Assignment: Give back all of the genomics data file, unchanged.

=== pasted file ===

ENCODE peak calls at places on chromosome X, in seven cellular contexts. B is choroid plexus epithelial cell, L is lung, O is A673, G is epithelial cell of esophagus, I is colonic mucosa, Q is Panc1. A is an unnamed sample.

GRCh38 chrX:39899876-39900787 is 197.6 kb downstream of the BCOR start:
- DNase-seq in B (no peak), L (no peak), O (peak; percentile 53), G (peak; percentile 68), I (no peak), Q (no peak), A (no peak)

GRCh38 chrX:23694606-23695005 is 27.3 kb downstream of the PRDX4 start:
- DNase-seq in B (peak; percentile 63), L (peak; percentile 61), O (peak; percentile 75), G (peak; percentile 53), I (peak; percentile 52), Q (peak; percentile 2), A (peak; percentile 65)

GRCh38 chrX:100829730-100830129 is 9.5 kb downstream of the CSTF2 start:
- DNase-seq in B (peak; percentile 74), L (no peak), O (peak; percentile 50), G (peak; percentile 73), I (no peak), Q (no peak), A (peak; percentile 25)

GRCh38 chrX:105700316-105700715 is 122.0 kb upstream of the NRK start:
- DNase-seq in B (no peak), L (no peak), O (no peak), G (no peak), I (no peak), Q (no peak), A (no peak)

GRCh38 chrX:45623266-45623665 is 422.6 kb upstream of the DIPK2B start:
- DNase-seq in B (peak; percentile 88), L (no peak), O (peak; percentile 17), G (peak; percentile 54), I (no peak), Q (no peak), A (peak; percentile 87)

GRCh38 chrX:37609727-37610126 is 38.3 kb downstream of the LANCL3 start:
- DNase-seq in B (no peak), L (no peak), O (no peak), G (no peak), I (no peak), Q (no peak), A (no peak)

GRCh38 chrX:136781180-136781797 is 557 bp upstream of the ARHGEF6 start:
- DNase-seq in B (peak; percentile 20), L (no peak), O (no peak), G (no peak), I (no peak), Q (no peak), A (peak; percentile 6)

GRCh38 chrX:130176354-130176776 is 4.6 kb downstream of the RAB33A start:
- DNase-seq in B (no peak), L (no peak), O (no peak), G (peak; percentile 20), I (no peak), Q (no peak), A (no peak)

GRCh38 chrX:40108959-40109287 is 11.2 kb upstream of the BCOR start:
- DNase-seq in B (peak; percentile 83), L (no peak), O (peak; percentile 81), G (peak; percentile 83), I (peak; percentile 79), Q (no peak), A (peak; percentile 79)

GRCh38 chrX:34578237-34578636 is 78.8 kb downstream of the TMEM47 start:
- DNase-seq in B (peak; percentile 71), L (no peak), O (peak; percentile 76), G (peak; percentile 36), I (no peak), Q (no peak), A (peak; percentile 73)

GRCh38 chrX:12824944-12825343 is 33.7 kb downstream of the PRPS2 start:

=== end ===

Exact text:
ENCODE peak calls at places on chromosome X, in seven cellular contexts. B is choroid plexus epithelial cell, L is lung, O is A673, G is epithelial cell of esophagus, I is colonic mucosa, Q is Panc1. A is an unnamed sample.

GRCh38 chrX:39899876-39900787 is 197.6 kb downstream of the BCOR start:
- DNase-seq in B (no peak), L (no peak), O (peak; percentile 53), G (peak; percentile 68), I (no peak), Q (no peak), A (no peak)

GRCh38 chrX:23694606-23695005 is 27.3 kb downstream of the PRDX4 start:
- DNase-seq in B (peak; percentile 63), L (peak; percentile 61), O (peak; percentile 75), G (peak; percentile 53), I (peak; percentile 52), Q (peak; percentile 2), A (peak; percentile 65)

GRCh38 chrX:100829730-100830129 is 9.5 kb downstream of the CSTF2 start:
- DNase-seq in B (peak; percentile 74), L (no peak), O (peak; percentile 50), G (peak; percentile 73), I (no peak), Q (no peak), A (peak; percentile 25)

GRCh38 chrX:105700316-105700715 is 122.0 kb upstream of the NRK start:
- DNase-seq in B (no peak), L (no peak), O (no peak), G (no peak), I (no peak), Q (no peak), A (no peak)

GRCh38 chrX:45623266-45623665 is 422.6 kb upstream of the DIPK2B start:
- DNase-seq in B (peak; percentile 88), L (no peak), O (peak; percentile 17), G (peak; percentile 54), I (no peak), Q (no peak), A (peak; percentile 87)

GRCh38 chrX:37609727-37610126 is 38.3 kb downstream of the LANCL3 start:
- DNase-seq in B (no peak), L (no peak), O (no peak), G (no peak), I (no peak), Q (no peak), A (no peak)

GRCh38 chrX:136781180-136781797 is 557 bp upstream of the ARHGEF6 start:
- DNase-seq in B (peak; percentile 20), L (no peak), O (no peak), G (no peak), I (no peak), Q (no peak), A (peak; percentile 6)

GRCh38 chrX:130176354-130176776 is 4.6 kb downstream of the RAB33A start:
- DNase-seq in B (no peak), L (no peak), O (no peak), G (peak; percentile 20), I (no peak), Q (no peak), A (no peak)

GRCh38 chrX:40108959-40109287 is 11.2 kb upstream of the BCOR start:
- DNase-seq in B (peak; percentile 83), L (no peak), O (peak; percentile 81), G (peak; percentile 83), I (peak; percentile 79), Q (no peak), A (peak; percentile 79)

GRCh38 chrX:34578237-34578636 is 78.8 kb downstream of the TMEM47 start:
- DNase-seq in B (peak; percentile 71), L (no peak), O (peak; percentile 76), G (peak; percentile 36), I (no peak), Q (no peak), A (peak; percentile 73)

GRCh38 chrX:12824944-12825343 is 33.7 kb downstream of the PRPS2 start: